Much enthusiasm, much emotion have been displayed today, and well they should be. Not only does every president deserve his victory celebration, but the nation also needs these moments of civic renewal to remind itself that its principles and mechanics endure.
Consider it a quadrennial doctor’s visit. Uncle Sam drags himself into the doctor’s office, is run through the paces and found wanting in some respects. The body politic has its ailments diagnosed, given certain prescriptions for recovery, but is also told that things should be just fine in the long run. After paying the bill, Uncle Sam leaves the building, medications in hand, with new confidence – nothing fatal, just some work to do.
This checkup, of course, came with particularly good — and particularly bad — news. On the positive side, America was declared as emerging from what many once thought its terminal affliction: its obsession with race. If this election has truly heralded the cure of this disease, President Obama may well be a top-10 President this afternoon. On the other hand, the nation is fighting two wars, is plummetting into a deep recession, and hasn’t fixed many of the problems that faced it at the last checkup (i.e., health care costs, illegal immigration, massive deficits).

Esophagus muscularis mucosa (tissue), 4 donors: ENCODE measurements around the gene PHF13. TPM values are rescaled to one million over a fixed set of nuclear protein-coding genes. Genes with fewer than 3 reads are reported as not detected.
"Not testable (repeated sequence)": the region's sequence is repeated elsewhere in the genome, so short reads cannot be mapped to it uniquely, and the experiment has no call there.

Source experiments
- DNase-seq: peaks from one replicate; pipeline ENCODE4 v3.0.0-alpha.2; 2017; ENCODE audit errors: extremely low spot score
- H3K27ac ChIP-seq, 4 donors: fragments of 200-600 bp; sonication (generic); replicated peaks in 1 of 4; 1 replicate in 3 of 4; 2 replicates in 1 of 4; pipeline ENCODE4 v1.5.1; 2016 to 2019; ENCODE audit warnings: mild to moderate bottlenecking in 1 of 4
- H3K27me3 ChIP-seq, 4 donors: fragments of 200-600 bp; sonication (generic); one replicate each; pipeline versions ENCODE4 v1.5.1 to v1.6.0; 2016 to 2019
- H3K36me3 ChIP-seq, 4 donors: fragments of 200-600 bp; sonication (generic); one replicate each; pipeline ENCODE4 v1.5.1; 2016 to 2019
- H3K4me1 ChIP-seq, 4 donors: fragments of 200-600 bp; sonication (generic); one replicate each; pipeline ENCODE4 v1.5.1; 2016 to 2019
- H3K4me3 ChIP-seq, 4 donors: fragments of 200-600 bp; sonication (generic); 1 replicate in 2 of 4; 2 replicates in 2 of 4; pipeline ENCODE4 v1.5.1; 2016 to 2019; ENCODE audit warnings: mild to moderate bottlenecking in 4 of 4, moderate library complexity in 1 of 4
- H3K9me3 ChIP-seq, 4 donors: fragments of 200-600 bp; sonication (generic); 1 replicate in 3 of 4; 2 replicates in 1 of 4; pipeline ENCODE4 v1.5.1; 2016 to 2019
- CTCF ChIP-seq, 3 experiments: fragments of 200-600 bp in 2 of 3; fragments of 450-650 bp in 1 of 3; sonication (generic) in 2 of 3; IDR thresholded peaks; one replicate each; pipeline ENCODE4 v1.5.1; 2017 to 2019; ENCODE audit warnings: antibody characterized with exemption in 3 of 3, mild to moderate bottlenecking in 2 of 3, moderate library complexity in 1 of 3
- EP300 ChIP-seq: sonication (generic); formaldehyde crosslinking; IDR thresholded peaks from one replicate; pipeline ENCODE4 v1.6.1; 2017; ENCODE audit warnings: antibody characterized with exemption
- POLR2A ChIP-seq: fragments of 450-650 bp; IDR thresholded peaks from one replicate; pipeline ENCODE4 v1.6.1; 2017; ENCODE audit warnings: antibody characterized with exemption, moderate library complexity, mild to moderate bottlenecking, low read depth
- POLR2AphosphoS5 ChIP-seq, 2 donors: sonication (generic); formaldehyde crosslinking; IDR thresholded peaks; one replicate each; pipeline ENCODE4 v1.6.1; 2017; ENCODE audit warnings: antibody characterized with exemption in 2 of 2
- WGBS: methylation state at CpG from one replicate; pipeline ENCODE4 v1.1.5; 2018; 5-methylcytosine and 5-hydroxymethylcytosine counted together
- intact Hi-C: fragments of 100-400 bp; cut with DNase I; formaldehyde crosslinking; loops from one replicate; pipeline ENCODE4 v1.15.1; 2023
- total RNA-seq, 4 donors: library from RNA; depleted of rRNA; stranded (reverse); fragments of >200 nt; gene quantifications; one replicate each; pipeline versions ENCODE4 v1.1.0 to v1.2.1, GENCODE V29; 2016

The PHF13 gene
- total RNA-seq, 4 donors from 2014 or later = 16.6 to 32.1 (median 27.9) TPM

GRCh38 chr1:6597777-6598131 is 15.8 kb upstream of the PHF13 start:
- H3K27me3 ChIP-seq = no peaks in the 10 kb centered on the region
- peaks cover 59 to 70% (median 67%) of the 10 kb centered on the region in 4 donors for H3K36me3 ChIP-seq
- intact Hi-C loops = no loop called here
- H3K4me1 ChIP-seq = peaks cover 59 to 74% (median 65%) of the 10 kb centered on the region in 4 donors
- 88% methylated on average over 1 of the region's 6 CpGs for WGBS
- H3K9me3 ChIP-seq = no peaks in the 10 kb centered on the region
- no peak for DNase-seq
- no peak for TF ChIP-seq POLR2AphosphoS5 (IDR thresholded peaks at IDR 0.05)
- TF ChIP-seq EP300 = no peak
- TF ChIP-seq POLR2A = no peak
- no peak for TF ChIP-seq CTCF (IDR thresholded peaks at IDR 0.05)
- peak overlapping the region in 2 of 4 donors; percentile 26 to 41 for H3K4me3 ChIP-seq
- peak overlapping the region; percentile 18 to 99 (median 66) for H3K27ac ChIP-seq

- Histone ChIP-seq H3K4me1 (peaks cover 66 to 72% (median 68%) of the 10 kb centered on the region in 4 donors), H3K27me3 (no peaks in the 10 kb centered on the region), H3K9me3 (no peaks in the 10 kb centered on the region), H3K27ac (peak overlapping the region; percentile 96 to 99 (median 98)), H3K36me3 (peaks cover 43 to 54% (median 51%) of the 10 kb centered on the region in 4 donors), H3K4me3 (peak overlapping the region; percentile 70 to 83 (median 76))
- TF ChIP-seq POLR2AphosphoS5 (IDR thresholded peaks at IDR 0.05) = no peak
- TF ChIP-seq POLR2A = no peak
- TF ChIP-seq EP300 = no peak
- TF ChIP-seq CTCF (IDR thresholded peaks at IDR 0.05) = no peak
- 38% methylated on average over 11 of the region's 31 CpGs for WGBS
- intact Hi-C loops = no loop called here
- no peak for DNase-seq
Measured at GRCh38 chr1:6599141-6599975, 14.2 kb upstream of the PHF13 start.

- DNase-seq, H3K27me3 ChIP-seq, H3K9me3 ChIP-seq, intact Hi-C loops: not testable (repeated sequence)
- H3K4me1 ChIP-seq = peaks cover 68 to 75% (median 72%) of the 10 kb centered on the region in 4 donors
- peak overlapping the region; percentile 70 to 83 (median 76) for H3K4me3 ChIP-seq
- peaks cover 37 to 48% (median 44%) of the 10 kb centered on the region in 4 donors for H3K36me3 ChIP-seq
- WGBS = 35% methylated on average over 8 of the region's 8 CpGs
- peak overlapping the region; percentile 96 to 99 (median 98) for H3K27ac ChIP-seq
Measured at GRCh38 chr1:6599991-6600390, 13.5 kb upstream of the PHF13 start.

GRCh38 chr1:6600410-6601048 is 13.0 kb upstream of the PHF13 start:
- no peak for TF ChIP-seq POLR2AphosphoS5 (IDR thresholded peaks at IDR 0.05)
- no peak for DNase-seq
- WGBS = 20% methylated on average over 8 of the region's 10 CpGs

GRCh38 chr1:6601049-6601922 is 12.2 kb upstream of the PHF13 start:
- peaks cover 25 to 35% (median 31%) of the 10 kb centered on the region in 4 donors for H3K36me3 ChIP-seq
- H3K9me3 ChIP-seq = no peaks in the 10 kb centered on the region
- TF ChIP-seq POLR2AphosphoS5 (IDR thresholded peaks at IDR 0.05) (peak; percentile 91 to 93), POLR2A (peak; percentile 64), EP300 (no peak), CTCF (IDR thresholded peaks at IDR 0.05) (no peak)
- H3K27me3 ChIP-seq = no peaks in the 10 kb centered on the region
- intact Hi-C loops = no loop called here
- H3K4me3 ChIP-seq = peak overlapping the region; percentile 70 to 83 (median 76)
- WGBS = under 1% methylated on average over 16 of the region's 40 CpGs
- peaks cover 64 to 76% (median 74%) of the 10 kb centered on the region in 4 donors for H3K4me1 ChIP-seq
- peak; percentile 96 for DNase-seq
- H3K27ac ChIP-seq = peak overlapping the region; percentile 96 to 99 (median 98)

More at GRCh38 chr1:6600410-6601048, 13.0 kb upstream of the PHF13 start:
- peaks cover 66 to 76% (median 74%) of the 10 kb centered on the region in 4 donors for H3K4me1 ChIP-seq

To his credit, the President’s speech embraced the total diagnosis. He did not let this historic moment pass without meditating on its crucial importance. He also did not let its symbolic significance overtake the very real challenges facing our nation’s health. I may spend much of the next four years disagreeing with our President’s prescriptions for binding up our nation’s wounds, to quote an Obama favorite. We may also find that such medicine doesn’t go down very well, or that the cure is worse that the disease. But if the Obama Administration maintains the clear-eyed approach on display at the Capitol today, we can expect that he will adjust the course of treatment as the patient’s recovery demands it.
In the end, none of us can expect more from our nation’s leaders than that.